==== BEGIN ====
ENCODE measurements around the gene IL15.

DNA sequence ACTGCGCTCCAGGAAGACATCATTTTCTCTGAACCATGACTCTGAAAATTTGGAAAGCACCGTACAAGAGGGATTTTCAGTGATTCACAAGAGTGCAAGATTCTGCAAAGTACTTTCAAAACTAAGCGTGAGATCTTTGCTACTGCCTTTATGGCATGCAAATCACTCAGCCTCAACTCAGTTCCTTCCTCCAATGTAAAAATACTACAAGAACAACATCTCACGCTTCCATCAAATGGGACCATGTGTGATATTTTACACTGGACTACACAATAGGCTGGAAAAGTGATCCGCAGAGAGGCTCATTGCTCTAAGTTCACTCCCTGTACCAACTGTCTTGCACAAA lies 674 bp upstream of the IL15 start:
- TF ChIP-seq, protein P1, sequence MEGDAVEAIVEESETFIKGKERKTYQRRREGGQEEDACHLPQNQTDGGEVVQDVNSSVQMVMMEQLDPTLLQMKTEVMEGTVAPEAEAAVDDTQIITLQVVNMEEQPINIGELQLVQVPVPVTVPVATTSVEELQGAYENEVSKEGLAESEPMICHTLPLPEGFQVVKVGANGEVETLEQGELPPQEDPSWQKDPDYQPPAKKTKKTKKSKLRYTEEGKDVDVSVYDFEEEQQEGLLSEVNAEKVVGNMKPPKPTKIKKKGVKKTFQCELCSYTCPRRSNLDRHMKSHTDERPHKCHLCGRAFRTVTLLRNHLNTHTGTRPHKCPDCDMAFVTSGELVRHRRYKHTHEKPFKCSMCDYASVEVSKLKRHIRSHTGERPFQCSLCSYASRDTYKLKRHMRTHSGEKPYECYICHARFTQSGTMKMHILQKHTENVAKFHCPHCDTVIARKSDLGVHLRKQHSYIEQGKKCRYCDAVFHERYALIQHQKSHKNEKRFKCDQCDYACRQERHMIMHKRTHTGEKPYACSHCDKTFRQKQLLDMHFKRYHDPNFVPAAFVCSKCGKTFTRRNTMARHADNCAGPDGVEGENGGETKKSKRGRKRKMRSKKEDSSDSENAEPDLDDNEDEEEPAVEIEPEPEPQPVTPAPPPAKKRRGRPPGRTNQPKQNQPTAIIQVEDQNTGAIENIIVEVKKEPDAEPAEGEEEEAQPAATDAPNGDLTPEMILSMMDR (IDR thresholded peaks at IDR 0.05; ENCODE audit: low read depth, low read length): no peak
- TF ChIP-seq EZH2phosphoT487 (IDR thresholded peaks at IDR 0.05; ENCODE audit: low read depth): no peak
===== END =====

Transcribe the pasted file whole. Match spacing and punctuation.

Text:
ENCODE measurements around the gene IL15.

DNA sequence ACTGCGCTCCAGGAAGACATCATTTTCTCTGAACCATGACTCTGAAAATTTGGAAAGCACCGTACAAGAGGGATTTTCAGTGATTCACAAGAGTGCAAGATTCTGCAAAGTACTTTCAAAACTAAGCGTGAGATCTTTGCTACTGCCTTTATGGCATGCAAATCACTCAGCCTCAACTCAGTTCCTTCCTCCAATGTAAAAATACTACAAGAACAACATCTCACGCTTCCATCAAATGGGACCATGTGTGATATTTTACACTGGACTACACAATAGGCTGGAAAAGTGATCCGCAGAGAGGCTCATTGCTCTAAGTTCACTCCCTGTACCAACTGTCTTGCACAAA lies 674 bp upstream of the IL15 start:
- TF ChIP-seq, protein P1, sequence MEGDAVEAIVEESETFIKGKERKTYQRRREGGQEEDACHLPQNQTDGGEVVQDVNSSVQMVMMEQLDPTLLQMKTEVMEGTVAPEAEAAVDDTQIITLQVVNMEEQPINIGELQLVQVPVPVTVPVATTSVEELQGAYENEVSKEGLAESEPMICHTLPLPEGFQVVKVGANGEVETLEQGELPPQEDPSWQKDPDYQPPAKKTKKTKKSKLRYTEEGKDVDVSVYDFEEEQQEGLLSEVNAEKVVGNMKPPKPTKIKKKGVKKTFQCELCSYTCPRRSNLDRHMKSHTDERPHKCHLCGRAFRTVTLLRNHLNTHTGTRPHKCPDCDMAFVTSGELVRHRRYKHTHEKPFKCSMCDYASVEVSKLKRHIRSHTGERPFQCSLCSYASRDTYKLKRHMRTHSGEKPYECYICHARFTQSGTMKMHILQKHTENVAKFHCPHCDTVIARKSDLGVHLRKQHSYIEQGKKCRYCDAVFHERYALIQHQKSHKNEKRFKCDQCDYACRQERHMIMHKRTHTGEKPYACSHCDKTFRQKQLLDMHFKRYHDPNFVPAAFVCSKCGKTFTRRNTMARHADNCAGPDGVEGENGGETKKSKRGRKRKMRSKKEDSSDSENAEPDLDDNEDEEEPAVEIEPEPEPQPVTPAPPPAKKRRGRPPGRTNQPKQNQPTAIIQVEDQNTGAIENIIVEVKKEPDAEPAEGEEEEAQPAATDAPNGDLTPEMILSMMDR (IDR thresholded peaks at IDR 0.05; ENCODE audit: low read depth, low read length): no peak
- TF ChIP-seq EZH2phosphoT487 (IDR thresholded peaks at IDR 0.05; ENCODE audit: low read depth): no peak